Housing project in Wailuku canceled

Delay in island plan cited by developer’s representative as reason for demise

The developer of a proposed project below Wailuku Heights that called for 147 residential lots, 450 multifamily units, a park and commercial area has nixed the project, according to a filing with the state Land Use Commission.

The Pu’unani project on 208 acres in Wailuku was being developed by Towne Development of Hawaii, Endurance Investors and the Association of II Wai Hui. In addition to the housing units, the project included 25,000 square feet of commercial/retail space and a 15-acre park that also would serve as a stormwater retention basin.

The project at the corner of Honoapiilani Highway and Kuikahi Drive would have involved improving the Old Waikapu Road and Honoapiilani Highway to provide access to Pu’unani and developing a new water well adjacent to the county’s existing water storage tank.

The delays in development of the project, largely focused on waiting for the completion of the Maui Island Plan, were one of the key reasons for the nixing of the project, said the developer’s representative, Charles Jencks, last week.

“Delay is not your friend,” he said.

The project was first proposed in 2006 as a rural 550-unit subdivision to help alleviate Central Maui’s housing shortage. A draft environmental impact statement filed in 2009 proposed 476 multifamily units as well as single-family residential lots.

The plans were put on hold until the General Plan Advisory Committee completed its Maui Island Plan in 2012. The plan dictates where the rural and growth boundaries are, and the Pu’unani project was altered to comply with the plans and to include input from neighbors, developer officials said.

The draft EIS was withdrawn in 2013 and an EIS preparation notice was filed later that year. The revised plan included the 147 residential lots and 450 multifamily units with the commercial and park space. To preserve the rural feel, the lots were going be divided into half-acre and 1-acre lots, which families could use for small-scale farming, the developers said.

Pu’unani included market and affordable housing, including for seniors and veterans, Jencks said.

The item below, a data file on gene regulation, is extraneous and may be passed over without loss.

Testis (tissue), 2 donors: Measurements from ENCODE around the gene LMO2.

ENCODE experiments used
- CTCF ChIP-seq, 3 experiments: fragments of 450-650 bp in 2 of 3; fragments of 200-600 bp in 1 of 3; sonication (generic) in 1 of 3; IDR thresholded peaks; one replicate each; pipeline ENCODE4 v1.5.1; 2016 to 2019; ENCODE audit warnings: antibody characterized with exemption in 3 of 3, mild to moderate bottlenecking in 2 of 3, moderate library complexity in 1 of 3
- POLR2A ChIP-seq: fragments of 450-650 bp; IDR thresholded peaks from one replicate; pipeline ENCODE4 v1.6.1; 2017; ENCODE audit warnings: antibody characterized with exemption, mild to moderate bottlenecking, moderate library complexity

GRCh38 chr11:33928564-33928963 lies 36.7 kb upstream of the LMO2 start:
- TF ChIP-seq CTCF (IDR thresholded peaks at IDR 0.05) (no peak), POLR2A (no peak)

The project needed state land use district boundary and county community plan amendments and a county change in zoning, the filings with the state Land Use Commission said. All of the land is currently agriculture and the plan was to reclassify 64 acres to urban and 144 acres to rural.

In a letter to Scott Glenn, OEQC director, dated Jan. 30, state Land Use Commission Executive Officer Daniel Orodenker said that the developers “are no longer pursuing the project at this time” and have withdrawn the petition for a district boundary amendment before the Land Use Commission.

The withdrawal was published in OEQC’s “The Environmental Notice” on March 8.

Jencks confirmed that the project is dead. He was not aware of any plans at the moment for the site.

In addition to the delays caused by the Maui Island Plan issue, other impediments included a lack of certainty over water availability; the cost of off- and on-site infrastructure; and the residual land value after completion of all the entitlement and infrastructure work, driving land values for the site “out of reality,” he explained.

When asked if the nixing of the project is a blow to getting more housing inventory for Maui, Jencks replied: “You bet it is.”

Maui County Department of Housing and Human Concerns Director Carol Reimann agreed.

“The cancellation of the Pu’unani project in Wailuku is especially unfortunate as housing is a top priority for Maui, and it would have delivered much-needed workforce housing for our local residents,” she said last week. “It has been in the works since 2005 and much work has been done to try to bring the project to fruition.

“Unfortunately, due to a number of factors including infrastructure issues, the project didn’t pencil out for the developer.”

The county is “very disappointed” that Pu’unani is dead, said Reimann. But she noted that there are other projects in the pipe.

* Lee Imada can be reached at leeimada@mauinews.com.